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What Happens if my Limited Company goes into Receivership?

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What Happens if my Limited Company goes into Receivership?

Receivership is one of the most severe threats any limited company can face.

This legal process is put in place to protect a company so that secured creditors can recoup their money.

It is formally known as administrative receivership, and it involves a receiver appointed by a floating charge holder such as a bank or other lender.

The receiver will then ‘receive’ any assets of the company it can liquidate to pay back the lender.

This process can assist creditors in recovering funds in default and help troubled businesses avoid bankruptcy.

A receivership could also occur during a shareholder dispute, for example, to complete a project or sell a business.

Why would my limited company go into receivership?

There are several reasons why your limited company could go into receivership.

Perhaps your company requires finance for its activities, and you borrow funds from a bank or other secured lender.

Your lender will require security in return for providing the loan, and the company will typically sign a debenture with a fixed and floating charge. This, in turn, gives the bank security over the company’s assets.

If the terms of your agreement are breached, or your company does not adhere to the lender’s wishes, the charge holder can take the following steps:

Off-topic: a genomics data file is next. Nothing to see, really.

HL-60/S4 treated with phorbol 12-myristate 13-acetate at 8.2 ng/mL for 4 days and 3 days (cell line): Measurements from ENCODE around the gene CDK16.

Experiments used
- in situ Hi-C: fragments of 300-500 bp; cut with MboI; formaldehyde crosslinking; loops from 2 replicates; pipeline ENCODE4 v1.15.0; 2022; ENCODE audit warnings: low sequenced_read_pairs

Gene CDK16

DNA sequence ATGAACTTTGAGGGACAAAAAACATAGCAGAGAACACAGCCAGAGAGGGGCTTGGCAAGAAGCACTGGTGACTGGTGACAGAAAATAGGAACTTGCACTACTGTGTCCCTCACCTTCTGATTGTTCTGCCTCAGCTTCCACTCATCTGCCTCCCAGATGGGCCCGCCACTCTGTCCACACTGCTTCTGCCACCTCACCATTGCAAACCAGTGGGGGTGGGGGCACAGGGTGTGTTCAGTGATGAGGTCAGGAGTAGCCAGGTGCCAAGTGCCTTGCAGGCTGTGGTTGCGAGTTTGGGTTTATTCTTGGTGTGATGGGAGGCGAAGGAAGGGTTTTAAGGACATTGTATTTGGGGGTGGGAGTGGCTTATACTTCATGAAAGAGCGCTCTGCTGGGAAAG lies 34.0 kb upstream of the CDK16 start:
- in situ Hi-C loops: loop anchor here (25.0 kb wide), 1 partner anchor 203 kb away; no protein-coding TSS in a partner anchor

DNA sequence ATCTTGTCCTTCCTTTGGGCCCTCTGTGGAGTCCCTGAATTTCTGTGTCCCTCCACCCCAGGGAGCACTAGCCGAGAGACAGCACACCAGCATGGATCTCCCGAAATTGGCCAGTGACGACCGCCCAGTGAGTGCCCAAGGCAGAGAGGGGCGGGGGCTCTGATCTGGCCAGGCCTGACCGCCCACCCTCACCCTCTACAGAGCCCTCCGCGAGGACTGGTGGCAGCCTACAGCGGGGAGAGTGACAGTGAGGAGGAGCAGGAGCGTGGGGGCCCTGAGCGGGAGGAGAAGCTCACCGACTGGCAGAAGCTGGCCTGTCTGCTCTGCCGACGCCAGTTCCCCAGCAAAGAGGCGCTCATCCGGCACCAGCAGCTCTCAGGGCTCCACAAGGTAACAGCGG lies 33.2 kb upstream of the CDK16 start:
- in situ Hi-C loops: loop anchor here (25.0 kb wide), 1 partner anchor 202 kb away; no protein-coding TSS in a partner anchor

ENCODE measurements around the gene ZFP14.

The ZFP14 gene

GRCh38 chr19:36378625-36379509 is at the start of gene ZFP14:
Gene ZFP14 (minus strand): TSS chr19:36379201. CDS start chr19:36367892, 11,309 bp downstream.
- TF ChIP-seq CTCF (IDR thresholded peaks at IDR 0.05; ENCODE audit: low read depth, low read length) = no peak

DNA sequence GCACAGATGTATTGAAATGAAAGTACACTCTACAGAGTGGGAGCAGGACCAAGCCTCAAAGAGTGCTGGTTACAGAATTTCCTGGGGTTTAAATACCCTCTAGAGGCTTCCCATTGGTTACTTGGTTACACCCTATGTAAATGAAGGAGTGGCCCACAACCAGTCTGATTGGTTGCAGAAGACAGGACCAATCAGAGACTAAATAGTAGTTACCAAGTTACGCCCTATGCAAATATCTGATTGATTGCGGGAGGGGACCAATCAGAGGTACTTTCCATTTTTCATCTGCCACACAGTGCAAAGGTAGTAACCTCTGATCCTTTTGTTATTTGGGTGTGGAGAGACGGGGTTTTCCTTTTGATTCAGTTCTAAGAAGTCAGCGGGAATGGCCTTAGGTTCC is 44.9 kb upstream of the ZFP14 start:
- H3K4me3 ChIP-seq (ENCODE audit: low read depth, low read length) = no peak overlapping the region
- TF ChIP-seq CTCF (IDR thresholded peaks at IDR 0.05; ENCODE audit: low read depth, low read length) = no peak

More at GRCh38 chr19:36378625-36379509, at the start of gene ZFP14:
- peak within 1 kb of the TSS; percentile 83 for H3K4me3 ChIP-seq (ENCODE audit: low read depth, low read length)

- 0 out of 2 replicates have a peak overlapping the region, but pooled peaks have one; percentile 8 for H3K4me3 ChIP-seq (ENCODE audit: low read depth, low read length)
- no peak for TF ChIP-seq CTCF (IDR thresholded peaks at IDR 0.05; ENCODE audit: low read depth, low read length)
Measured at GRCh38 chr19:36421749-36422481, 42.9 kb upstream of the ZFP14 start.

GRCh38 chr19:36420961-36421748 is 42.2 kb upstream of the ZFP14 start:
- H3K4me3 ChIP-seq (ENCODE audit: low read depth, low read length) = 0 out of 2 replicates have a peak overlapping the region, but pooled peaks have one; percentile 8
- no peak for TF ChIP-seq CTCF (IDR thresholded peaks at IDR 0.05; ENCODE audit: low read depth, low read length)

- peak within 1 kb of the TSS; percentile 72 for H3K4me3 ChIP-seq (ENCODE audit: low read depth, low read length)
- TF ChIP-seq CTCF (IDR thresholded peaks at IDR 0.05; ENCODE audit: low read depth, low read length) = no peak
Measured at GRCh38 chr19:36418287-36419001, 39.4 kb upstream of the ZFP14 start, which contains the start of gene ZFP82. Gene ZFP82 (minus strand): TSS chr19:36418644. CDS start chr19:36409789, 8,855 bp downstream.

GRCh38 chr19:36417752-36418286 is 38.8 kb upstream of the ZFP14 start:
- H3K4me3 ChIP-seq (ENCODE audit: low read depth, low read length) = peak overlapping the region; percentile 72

• Bring in investigating accountants to work out how secure the bank’s debt is and outline the best route forward (this is not always receivership).
  • Ask for formal repayment of the loans without giving notice.
  • Appoint a receiver who will administer and receive the business’s assets.

This receiver will collect the bank’s debts only. Therefore, they will not be concerned generally with the other unsecured creditors or shareholders’ exposure. 

What is the difference between a receiver and a liquidator?

The purpose of receivership and liquidation are similar processes in that they seek to recover monies for creditors from a limited company.

Liquidators will work on behalf of creditors as a whole, while a receiver’s primary responsibility is to a specific secured creditor.